As for knowing if I will endure to the end, there too I cling to God’s promises, knowing that “he who began a good work in you will bring it to completion at the day of Jesus Christ” (Phil. 1:6). Now it is true that I must endure, working out my own salvation with fear and trembling. But I do so on the foundation that it is God who works in me, “both to will and to work for his good pleasure.”

It is my constant prayer that in the end I be found faithful, that I endure to the end. Not because I think a true Christian can undo God’s work and become unsaved again. True believers endure to the end (see Heb. 3:14 and take note of the verb tenses). I do not want to be found after all this, to have been a false believer.

“I know whom I have believed, and I am convinced that He is able to protect what I have entrusted to Him until that day” (2 Tim. 1:12).

Love’s Redeeming Work

I’ve hinted that I am working on a new book, and the time has come to reveal a working title, the theme, and little bit of cover art.

Once again, I am compelled to write on theology. My passion is to study God’s Word, to live it out as best I can, and to teach it to others (Ezra 7:10).

In that vein, I have taken to writing a theological treatise on salvation, the so-called ordo salutis in particular. The ordo salutis is the “order of salvation” as described by theologians. How is salvation applied to an individual, and is there an “order” (chronological or logical) by which we may understand the application of redemption? This is the topic covered in the “Applied” half of John Murray’s 1955 work, Redemption Accomplished and Applied.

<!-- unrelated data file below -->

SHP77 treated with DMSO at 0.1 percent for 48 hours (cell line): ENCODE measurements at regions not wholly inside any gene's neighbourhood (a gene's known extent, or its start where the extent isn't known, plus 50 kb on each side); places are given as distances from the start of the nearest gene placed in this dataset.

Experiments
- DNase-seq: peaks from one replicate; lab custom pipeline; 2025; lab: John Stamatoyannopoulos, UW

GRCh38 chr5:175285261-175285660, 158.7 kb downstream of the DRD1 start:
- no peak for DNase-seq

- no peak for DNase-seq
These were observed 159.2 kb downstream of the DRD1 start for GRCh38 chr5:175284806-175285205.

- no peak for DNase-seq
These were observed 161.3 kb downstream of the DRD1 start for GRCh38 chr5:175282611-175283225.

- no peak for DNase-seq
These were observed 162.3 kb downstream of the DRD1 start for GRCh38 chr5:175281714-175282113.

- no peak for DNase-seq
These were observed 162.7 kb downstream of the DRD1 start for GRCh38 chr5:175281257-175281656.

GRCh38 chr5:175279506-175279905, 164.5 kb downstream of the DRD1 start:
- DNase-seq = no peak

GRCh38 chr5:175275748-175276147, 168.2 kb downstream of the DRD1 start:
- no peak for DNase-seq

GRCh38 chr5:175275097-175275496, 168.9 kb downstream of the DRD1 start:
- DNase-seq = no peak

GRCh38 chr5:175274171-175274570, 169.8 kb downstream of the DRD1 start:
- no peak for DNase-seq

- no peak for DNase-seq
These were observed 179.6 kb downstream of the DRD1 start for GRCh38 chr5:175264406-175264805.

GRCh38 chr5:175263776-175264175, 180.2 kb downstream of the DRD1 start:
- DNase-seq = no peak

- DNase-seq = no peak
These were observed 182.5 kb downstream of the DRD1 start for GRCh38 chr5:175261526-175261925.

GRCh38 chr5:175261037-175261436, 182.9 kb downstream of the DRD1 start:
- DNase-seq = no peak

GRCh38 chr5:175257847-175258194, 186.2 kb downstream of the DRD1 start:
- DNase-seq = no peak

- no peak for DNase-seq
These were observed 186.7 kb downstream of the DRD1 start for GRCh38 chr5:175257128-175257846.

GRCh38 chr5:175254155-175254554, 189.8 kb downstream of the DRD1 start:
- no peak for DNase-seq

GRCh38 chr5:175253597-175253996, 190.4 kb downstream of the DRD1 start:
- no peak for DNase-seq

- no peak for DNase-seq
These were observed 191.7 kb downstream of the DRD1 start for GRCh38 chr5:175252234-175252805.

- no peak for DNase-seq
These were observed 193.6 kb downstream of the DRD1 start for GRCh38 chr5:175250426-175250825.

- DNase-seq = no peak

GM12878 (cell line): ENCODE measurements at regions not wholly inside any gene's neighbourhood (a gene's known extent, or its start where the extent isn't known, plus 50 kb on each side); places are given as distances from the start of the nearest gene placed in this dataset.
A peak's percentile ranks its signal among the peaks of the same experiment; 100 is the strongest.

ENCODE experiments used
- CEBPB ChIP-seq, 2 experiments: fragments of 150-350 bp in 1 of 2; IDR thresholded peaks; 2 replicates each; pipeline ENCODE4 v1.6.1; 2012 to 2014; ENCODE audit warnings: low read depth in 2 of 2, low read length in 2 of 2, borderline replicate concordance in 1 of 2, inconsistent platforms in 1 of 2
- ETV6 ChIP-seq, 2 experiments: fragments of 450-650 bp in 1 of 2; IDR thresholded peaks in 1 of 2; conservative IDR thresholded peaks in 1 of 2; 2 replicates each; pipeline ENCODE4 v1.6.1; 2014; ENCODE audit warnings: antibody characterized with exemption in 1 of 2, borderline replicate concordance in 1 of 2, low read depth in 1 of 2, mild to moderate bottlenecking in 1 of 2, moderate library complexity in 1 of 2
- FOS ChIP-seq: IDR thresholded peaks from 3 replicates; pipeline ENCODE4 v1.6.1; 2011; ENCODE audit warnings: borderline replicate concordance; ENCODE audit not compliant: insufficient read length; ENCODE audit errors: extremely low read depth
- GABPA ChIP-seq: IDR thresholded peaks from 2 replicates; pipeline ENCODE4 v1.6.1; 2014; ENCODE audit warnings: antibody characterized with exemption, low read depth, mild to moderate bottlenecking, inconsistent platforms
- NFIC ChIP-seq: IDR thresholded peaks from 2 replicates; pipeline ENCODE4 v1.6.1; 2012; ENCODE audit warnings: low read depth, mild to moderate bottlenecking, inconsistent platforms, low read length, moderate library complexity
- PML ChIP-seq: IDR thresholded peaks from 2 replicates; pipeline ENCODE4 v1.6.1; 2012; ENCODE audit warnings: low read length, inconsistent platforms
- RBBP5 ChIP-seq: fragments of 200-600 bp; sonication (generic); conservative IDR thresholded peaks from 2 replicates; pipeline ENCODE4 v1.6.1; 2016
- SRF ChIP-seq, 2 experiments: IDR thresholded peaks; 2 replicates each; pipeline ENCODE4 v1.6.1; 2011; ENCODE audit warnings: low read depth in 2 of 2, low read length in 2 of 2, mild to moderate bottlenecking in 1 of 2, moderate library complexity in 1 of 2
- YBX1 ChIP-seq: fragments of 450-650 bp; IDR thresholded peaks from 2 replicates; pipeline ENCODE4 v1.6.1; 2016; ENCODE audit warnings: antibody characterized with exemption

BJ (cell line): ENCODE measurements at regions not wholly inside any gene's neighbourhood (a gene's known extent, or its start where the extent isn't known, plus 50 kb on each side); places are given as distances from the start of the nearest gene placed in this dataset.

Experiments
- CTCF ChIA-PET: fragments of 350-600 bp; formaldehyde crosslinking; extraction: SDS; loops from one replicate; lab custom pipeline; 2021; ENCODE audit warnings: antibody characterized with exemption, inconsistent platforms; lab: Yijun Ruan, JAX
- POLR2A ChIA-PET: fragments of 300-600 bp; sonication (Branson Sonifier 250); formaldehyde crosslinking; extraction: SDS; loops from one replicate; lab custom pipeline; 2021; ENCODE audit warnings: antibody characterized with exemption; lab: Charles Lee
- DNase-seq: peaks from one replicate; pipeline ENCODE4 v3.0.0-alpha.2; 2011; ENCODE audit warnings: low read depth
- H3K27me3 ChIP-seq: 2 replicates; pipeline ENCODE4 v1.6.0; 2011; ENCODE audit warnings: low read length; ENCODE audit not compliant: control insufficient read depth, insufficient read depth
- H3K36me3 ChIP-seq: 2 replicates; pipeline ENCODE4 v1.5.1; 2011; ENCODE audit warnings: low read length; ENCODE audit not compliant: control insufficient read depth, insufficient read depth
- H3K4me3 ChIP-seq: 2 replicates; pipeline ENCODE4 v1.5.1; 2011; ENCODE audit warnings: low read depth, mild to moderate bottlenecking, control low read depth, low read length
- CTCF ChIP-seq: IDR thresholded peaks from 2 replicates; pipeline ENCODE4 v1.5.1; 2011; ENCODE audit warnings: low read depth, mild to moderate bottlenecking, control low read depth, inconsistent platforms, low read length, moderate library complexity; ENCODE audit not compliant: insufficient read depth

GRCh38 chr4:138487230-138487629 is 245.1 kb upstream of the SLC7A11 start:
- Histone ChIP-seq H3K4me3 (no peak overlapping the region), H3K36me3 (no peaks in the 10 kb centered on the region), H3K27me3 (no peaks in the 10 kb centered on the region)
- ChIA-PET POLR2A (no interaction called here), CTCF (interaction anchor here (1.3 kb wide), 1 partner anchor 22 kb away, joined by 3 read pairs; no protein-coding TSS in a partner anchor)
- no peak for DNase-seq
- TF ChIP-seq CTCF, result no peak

My working title is Love’s Redeeming Work, and the subtitle is Treasuring Our Savior and His Great Salvation. There’s also a sub-sub-title: The Ordo Salutis for Everyone. My goal is to make the various elements of our salvation understandable to the everyday reader.

The ordo salutis (order of salvation) is a recounting of the steps by which God saves a sinner. In the classic Reformed sense, the order follows this sequence: Election, Calling, Regeneration, Conversion (Faith and Repentance), Justification, Adoption, Sanctification, Perseverance, Glorification. These topics are massive and weighty and worthy of our study.